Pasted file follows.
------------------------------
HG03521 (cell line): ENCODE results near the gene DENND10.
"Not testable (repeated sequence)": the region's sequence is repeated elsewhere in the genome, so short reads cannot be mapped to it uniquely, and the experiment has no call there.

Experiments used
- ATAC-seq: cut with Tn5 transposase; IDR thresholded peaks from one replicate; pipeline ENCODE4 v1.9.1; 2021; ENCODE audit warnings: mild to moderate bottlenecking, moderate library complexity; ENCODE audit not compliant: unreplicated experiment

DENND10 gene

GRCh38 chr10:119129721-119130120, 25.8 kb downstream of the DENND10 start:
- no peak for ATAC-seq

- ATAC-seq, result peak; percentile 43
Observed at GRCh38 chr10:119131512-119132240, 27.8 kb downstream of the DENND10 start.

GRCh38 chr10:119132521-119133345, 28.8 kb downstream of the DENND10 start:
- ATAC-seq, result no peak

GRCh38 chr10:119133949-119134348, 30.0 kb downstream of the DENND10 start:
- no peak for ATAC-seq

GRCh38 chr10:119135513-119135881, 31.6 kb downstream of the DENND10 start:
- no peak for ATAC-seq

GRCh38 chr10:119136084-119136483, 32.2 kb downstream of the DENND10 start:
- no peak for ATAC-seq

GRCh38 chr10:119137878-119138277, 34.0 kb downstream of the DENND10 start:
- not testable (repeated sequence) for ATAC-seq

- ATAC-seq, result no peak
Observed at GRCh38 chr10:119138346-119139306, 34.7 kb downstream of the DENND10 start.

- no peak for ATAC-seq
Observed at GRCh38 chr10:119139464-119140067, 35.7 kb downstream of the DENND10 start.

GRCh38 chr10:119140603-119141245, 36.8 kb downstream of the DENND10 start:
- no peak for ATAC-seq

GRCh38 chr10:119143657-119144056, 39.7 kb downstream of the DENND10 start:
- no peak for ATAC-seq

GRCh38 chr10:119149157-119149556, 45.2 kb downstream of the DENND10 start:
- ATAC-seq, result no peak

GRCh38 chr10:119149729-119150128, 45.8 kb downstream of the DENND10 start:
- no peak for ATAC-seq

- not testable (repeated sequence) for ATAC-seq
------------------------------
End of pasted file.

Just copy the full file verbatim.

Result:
HG03521 (cell line): ENCODE results near the gene DENND10.
"Not testable (repeated sequence)": the region's sequence is repeated elsewhere in the genome, so short reads cannot be mapped to it uniquely, and the experiment has no call there.

Experiments used
- ATAC-seq: cut with Tn5 transposase; IDR thresholded peaks from one replicate; pipeline ENCODE4 v1.9.1; 2021; ENCODE audit warnings: mild to moderate bottlenecking, moderate library complexity; ENCODE audit not compliant: unreplicated experiment

DENND10 gene

GRCh38 chr10:119129721-119130120, 25.8 kb downstream of the DENND10 start:
- no peak for ATAC-seq

- ATAC-seq, result peak; percentile 43
Observed at GRCh38 chr10:119131512-119132240, 27.8 kb downstream of the DENND10 start.

GRCh38 chr10:119132521-119133345, 28.8 kb downstream of the DENND10 start:
- ATAC-seq, result no peak

GRCh38 chr10:119133949-119134348, 30.0 kb downstream of the DENND10 start:
- no peak for ATAC-seq

GRCh38 chr10:119135513-119135881, 31.6 kb downstream of the DENND10 start:
- no peak for ATAC-seq

GRCh38 chr10:119136084-119136483, 32.2 kb downstream of the DENND10 start:
- no peak for ATAC-seq

GRCh38 chr10:119137878-119138277, 34.0 kb downstream of the DENND10 start:
- not testable (repeated sequence) for ATAC-seq

- ATAC-seq, result no peak
Observed at GRCh38 chr10:119138346-119139306, 34.7 kb downstream of the DENND10 start.

- no peak for ATAC-seq
Observed at GRCh38 chr10:119139464-119140067, 35.7 kb downstream of the DENND10 start.

GRCh38 chr10:119140603-119141245, 36.8 kb downstream of the DENND10 start:
- no peak for ATAC-seq

GRCh38 chr10:119143657-119144056, 39.7 kb downstream of the DENND10 start:
- no peak for ATAC-seq

GRCh38 chr10:119149157-119149556, 45.2 kb downstream of the DENND10 start:
- ATAC-seq, result no peak

GRCh38 chr10:119149729-119150128, 45.8 kb downstream of the DENND10 start:
- no peak for ATAC-seq

- not testable (repeated sequence) for ATAC-seq